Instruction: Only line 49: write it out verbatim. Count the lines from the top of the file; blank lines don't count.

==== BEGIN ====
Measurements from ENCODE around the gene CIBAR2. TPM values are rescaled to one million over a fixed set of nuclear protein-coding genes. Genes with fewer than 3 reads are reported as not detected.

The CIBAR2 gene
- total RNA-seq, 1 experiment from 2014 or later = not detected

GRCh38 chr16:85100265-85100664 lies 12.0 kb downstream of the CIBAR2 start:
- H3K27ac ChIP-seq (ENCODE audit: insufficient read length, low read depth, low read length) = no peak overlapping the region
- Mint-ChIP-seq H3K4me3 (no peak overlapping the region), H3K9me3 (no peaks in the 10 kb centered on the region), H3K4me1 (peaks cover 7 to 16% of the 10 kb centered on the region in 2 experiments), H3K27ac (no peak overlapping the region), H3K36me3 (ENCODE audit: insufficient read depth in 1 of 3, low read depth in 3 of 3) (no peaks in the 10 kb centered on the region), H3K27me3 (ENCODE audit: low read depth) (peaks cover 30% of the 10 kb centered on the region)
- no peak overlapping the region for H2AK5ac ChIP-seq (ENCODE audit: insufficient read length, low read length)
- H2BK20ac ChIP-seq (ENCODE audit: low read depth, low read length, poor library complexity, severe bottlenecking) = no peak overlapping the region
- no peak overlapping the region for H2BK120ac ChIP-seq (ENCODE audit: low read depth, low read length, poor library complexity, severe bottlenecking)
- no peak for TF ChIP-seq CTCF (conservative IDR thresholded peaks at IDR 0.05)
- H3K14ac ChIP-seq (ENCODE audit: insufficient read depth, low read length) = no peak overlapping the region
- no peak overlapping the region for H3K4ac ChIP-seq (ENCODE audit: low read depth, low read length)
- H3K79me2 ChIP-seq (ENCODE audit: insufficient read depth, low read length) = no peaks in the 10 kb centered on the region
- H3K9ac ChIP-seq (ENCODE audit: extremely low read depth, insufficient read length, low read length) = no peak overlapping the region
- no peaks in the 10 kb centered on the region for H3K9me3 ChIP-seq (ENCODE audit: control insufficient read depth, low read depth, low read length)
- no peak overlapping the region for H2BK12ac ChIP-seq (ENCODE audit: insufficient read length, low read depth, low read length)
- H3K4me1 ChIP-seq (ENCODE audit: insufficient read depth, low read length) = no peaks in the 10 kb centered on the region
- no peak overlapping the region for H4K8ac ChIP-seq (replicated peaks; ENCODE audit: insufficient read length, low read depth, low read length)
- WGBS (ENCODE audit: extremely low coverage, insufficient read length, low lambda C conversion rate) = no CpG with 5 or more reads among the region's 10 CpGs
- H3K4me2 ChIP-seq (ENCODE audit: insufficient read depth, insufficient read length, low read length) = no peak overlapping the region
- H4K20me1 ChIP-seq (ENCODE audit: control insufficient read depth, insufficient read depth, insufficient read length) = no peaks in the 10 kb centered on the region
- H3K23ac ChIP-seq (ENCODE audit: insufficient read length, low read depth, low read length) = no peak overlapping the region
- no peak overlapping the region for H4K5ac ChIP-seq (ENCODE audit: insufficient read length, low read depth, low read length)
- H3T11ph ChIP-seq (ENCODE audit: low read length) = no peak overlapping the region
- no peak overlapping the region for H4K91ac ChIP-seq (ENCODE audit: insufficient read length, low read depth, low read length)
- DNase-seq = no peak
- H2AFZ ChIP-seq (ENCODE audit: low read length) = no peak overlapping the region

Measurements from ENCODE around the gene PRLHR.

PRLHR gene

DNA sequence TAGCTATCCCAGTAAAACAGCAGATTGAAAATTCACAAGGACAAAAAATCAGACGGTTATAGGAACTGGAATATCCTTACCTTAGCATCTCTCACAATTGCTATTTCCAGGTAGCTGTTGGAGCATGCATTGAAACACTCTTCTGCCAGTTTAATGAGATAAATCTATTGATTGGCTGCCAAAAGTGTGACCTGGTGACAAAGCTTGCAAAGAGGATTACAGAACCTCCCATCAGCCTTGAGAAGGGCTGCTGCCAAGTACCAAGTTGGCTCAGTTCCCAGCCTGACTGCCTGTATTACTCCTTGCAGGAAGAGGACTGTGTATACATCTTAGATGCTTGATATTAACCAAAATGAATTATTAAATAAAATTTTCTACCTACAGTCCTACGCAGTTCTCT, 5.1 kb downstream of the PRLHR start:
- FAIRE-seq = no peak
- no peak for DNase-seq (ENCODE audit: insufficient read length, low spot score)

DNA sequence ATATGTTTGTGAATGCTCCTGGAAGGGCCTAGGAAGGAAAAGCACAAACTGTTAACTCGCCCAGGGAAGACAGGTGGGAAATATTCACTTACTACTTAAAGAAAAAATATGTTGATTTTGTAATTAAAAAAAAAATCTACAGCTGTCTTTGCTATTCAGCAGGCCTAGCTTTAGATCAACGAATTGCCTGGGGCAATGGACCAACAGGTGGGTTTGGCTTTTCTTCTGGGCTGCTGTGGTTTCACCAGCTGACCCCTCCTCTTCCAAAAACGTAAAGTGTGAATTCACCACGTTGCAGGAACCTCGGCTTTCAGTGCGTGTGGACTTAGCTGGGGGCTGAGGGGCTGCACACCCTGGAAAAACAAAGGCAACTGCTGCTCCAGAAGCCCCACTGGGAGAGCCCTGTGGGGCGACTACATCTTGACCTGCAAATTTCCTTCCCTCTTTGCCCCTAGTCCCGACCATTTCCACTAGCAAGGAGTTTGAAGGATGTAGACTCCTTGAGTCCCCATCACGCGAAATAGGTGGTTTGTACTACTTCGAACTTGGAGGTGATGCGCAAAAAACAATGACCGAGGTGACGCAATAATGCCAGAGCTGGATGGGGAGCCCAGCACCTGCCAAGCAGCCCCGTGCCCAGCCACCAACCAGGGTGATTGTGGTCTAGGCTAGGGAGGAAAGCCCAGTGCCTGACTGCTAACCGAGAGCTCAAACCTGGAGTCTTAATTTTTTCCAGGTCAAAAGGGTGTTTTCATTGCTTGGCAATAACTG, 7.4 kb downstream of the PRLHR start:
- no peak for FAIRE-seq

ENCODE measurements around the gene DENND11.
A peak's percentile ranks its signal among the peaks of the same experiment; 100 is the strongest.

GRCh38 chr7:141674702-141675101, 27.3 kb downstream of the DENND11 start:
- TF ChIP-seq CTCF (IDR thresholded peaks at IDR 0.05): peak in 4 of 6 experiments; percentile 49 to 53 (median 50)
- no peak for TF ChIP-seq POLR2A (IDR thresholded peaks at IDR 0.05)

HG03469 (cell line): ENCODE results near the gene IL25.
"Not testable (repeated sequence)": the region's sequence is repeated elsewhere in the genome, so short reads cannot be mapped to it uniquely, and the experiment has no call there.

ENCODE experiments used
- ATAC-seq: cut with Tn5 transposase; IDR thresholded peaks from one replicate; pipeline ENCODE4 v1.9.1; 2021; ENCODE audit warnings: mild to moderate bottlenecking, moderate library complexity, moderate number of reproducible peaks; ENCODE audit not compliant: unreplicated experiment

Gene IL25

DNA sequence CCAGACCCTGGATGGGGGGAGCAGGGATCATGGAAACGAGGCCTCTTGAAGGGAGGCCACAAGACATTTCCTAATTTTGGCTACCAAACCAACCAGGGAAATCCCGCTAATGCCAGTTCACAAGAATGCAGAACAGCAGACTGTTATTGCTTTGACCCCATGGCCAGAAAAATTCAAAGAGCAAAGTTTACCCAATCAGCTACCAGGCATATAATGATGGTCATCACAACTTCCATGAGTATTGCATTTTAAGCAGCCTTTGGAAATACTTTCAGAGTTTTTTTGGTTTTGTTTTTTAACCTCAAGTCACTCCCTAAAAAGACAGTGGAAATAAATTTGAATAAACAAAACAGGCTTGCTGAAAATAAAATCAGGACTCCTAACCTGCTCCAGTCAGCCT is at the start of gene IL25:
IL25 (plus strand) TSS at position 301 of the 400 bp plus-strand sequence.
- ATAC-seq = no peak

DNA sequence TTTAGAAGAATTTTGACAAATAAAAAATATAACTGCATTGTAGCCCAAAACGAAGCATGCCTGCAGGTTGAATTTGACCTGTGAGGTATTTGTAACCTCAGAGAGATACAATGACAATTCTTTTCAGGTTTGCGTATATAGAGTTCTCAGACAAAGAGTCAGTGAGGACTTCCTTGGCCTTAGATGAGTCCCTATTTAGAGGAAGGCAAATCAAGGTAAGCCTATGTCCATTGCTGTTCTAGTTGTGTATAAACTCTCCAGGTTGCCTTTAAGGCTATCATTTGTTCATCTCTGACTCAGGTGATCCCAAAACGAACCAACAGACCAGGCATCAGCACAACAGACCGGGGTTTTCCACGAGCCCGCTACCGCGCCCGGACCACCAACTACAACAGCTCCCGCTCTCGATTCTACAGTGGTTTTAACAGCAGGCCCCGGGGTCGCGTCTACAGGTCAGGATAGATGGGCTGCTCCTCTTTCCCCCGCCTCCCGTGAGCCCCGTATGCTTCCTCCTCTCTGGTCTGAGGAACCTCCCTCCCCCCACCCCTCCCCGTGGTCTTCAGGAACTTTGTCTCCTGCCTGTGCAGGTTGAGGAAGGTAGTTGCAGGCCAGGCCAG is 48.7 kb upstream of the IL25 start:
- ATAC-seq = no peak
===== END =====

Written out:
- ATAC-seq = no peak